Marsh Rabbit: Sylvilagus palustris


The marsh rabbit is a slightly smaller, darker version of the more familiar eastern cottontail rabbit, which occurs in the eastern two-thirds of the United States and is best known for its conspicuous cotton puff tail. In contrast, the marsh rabbit has a small gray-brown tail.


It is found in the Atlantic and Gulf coastal plains from Virginia to Alabama and throughout Florida. The marsh rabbit is distinguished from its cottontail cousin in another important way - it is a strong swimmer and is usually found close to water. In Florida, this habitat includes everything from fresh and brackish marshes to wet prairies and flooded agricultural fields.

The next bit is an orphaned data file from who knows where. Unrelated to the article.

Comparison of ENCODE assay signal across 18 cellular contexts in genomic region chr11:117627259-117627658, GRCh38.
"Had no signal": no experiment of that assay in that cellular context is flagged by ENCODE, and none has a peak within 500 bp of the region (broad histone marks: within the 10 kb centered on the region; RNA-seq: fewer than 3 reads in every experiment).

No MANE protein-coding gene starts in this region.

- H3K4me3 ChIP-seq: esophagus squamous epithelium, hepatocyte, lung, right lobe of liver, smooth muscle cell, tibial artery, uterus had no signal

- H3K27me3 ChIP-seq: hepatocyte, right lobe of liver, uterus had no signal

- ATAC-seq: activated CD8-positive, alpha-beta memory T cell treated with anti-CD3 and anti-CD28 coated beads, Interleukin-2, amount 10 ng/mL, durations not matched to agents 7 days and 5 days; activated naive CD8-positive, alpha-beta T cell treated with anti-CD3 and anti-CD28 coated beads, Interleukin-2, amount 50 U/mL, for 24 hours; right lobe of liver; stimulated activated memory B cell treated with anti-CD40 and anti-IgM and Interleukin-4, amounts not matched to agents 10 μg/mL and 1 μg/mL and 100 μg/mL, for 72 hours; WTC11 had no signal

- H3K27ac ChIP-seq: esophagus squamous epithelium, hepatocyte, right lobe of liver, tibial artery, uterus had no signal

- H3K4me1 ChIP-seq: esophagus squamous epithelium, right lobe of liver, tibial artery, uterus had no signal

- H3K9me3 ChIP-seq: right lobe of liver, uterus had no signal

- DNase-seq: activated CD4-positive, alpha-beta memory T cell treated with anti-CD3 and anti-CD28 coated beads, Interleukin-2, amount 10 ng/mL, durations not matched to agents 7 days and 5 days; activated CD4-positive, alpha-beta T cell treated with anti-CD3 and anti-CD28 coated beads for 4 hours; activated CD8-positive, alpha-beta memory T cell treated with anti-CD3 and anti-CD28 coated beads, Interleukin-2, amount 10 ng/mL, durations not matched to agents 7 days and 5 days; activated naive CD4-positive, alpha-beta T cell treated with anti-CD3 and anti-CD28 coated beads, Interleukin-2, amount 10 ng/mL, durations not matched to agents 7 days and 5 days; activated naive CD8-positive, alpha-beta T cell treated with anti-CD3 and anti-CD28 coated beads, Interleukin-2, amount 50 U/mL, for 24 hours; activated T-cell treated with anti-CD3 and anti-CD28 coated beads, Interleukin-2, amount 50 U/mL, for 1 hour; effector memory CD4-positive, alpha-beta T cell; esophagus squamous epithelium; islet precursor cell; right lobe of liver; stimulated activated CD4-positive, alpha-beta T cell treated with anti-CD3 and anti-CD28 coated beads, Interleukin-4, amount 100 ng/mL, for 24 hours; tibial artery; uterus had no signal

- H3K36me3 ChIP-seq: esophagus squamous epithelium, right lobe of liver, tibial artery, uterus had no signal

Breeding occurs year-round but peaks December through June. On average, a female marsh rabbit produces six or seven litters of two to four young per litter each year. The nests are lined with grass and breast fur and located on the ground in thickets, stumps or logs. By four weeks of age, the young rabbits are weaned and are foraging for themselves. They eat a variety of plants found in and around wetlands. Marsh rabbits are most active at night and at dawn and dusk. So, too, are many of the marsh rabbit's predators - owls, foxes, bobcats and alligators. Hurricanes and coastal flooding also take a significant toll on rabbit populations, particularly young rabbits and nestlings.

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